The furor over the display of nudes at the National Art Gallery in Islamabad made me think of the Partition. Both situations represent the challenge of reconciling different points of views without conflict. And both are complicated by the fact that we desire to live in a democratic society.
In the case of the Partition we failed. It was perhaps the most tragic failure of our times – a million people lost their lives and over ten million lost their homes. The conflict at the National Art Gallery is the same type of problem in principle but the stakes are much smaller and we can think about how to resolve the dilemma without losing control of our emotions. Hopefully we can draw some macro conclusions from a micro situation.
The first thing to note is that democratic governance is not equivalent to majoritarian rule. The views of a majority do not prevail unconditionally and in every circumstance. The right of every citizen has to be respected and protected as long as it is within the law. Even a law-abiding minority of one is important in a democracy.
So, the fact that the majority of people would not like the display of nudes is not sufficient argument to remove them from the gallery. At the same time, it is important to recognize that the majority does find nudes embarrassing and that their display is a deterrent to people taking their families to the exhibitions. It is also not enough to argue on the other side that nudes are acceptable in other countries. We have to find a solution in the context of our own cultural preferences.
It was encouraging to read in the news reports that many of the protesters were comfortable with a display of nudes in a private gallery but not in a public one. This provides a starting point for a solution. Why can’t we have a private section in the National Art Gallery where entry is limited to those who can choose with full knowledge of the nature of the contents?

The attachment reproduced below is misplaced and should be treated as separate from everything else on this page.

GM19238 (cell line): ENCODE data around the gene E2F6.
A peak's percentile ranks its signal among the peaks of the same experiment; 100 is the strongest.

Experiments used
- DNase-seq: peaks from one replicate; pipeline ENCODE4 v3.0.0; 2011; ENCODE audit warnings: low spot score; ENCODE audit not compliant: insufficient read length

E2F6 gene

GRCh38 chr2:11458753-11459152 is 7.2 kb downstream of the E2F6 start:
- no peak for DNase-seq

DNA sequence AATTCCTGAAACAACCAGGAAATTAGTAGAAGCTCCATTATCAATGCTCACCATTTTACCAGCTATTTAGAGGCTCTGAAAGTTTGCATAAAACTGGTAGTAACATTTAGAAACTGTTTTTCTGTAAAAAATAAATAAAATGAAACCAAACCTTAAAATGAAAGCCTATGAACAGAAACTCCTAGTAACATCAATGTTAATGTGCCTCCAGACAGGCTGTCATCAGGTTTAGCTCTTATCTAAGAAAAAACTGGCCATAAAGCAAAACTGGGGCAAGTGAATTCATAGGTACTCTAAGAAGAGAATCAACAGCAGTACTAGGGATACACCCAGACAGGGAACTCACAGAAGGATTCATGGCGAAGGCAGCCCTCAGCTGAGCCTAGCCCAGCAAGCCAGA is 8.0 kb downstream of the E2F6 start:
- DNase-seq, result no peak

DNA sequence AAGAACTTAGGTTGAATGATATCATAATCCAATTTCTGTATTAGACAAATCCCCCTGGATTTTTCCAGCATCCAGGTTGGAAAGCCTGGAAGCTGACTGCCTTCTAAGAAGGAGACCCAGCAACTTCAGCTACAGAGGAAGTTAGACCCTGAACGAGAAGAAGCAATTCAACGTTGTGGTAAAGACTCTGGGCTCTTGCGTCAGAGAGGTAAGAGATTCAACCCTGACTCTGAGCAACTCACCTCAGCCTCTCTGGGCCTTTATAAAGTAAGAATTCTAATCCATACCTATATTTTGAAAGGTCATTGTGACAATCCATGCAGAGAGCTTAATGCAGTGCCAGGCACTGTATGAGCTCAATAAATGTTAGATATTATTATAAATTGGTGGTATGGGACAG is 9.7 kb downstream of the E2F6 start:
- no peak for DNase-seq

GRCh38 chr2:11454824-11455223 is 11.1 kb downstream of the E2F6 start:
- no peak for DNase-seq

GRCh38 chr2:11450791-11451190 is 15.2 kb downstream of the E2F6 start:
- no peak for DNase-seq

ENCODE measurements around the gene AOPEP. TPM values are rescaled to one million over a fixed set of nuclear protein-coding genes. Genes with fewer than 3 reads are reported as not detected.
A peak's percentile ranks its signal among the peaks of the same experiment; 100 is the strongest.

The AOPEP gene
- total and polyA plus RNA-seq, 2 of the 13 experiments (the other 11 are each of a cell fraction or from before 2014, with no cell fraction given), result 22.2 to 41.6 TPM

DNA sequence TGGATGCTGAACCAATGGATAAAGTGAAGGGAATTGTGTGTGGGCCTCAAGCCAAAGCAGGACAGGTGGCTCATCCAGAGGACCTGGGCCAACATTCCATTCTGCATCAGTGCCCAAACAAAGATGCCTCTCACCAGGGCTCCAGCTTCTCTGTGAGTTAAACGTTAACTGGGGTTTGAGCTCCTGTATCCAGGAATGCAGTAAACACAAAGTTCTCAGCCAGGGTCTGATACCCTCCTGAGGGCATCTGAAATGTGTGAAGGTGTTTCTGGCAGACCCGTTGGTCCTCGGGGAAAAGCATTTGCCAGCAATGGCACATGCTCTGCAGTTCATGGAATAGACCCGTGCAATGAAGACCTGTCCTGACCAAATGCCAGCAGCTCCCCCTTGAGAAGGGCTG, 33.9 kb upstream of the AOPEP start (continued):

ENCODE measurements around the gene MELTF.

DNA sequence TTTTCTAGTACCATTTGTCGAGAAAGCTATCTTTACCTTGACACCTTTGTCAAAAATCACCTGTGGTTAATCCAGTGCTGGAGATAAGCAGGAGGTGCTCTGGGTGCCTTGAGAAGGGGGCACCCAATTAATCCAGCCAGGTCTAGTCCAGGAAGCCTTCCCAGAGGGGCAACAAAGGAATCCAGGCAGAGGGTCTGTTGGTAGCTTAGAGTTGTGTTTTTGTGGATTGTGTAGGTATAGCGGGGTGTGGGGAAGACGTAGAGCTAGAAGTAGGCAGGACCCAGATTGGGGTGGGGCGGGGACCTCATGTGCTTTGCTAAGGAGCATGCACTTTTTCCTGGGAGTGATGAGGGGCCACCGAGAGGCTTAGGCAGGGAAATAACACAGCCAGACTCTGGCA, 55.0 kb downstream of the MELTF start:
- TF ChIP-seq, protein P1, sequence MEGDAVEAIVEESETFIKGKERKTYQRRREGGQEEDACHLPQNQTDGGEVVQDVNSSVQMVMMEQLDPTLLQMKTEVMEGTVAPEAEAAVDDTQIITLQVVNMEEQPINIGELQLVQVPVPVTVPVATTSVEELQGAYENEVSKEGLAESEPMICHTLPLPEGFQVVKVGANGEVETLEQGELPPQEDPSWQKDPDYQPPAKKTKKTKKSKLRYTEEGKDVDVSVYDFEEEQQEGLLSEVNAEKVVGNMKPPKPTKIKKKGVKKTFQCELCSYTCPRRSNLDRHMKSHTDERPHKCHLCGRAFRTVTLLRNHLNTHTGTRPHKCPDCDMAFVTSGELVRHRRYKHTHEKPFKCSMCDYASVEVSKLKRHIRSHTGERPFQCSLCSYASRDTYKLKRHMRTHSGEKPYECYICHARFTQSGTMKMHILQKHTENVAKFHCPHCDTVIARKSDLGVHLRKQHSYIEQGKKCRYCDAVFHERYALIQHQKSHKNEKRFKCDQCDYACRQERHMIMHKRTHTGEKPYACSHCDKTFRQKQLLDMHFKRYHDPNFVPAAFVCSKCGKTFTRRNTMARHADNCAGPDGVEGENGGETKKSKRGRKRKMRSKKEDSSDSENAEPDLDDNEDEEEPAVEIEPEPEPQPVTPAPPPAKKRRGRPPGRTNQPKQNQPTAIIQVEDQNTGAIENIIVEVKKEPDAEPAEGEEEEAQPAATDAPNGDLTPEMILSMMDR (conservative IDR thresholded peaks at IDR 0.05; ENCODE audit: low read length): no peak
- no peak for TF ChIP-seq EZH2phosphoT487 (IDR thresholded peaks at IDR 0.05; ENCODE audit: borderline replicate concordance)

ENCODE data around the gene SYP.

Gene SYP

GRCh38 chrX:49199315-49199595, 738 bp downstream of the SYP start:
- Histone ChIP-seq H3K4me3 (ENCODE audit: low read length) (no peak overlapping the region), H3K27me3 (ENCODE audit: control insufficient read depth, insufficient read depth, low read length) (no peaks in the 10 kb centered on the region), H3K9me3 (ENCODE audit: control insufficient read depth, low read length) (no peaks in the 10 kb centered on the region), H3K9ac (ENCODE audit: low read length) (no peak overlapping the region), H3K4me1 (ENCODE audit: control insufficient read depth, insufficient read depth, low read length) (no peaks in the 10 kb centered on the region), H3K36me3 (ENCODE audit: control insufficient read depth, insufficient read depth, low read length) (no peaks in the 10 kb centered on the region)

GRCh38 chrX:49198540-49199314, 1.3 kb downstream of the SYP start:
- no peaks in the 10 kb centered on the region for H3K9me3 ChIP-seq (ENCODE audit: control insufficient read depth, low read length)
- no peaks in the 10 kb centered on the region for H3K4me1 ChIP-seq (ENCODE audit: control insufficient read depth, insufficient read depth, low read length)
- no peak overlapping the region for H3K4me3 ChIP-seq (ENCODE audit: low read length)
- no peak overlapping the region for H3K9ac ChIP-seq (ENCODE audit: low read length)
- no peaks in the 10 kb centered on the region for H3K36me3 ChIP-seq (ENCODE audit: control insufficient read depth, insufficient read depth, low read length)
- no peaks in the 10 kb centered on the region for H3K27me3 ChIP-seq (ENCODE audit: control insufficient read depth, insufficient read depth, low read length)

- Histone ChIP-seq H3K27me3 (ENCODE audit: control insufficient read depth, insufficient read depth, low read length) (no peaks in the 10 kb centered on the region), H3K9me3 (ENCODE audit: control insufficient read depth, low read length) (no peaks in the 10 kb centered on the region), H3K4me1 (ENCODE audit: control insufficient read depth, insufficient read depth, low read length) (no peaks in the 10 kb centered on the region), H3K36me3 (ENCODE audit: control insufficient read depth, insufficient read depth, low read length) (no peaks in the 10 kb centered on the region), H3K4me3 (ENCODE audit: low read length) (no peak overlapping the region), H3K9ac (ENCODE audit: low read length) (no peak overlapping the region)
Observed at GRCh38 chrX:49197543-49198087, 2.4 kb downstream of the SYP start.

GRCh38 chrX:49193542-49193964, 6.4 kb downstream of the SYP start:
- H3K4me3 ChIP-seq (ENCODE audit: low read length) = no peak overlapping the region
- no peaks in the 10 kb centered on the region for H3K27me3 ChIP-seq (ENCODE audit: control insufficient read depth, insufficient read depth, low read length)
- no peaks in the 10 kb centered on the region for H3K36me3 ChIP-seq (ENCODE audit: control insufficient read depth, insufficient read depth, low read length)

This is not something unfamiliar. This kind of rating is routinely applied in the movie industry where films are categorized in accordance with the explicitness of the content. It is then up to the viewer to make the choice of viewing or not viewing the film.
The bottom line is that most of the time we can find rules to accommodate the rights and sensitivities of all citizens without having to resort to extreme authoritarian solutions.
And this brings us back to the Partition where our leaders failed to find the rules that would have allowed different groups to coexist in a democracy without fear of domination. The electoral rule of a single representative in a geographical constituency with a first-past-the-post system aroused concerns of majoritarian domination. The British attempted to resolve this with a system of separate electorates along religious lines that only succeeded in hardening the communal divide.
There were alternative rules available to consider. For example, till 1994 the electoral system used for the Lower House in Japan combined multi-member districts with a single non-transferable vote. The system had features distinguishing it from both plurality and proportional systems. Members were chosen from electoral districts having from two to six seats depending on the population of the district. In a four-member district, for example, the top four vote-getters were elected and the candidate who came fifth lost. The most important implication of such a system was that candidates could get elected with as little as fifteen percent of the total votes cast in a district enabling minorities to find representation even if voting was along communal lines.
It is impossible to say whether such a rule could have prevented the Partition. The point to note is that the choice of an electoral system is a vital element in democratic constitutional design and that the choice of electoral rules can make or break a country. Electoral rules are also much easier to change and adapt to circumstances than other components of a political system.
The same principle holds in other situations. The intelligent choice of rules can prevent conflicts without restricting the choices of numerical minorities with perspectives at odds with those of the majority. It is often how we approach a situation that determines the results we can achieve.
Samia Altaf is the 2007-2008 Pakistan Scholar at the Woodrow Wilson International Center for Scholars in Washington, DC. This op-ed appeared in Dawn, Karachi, on June 1, 2008.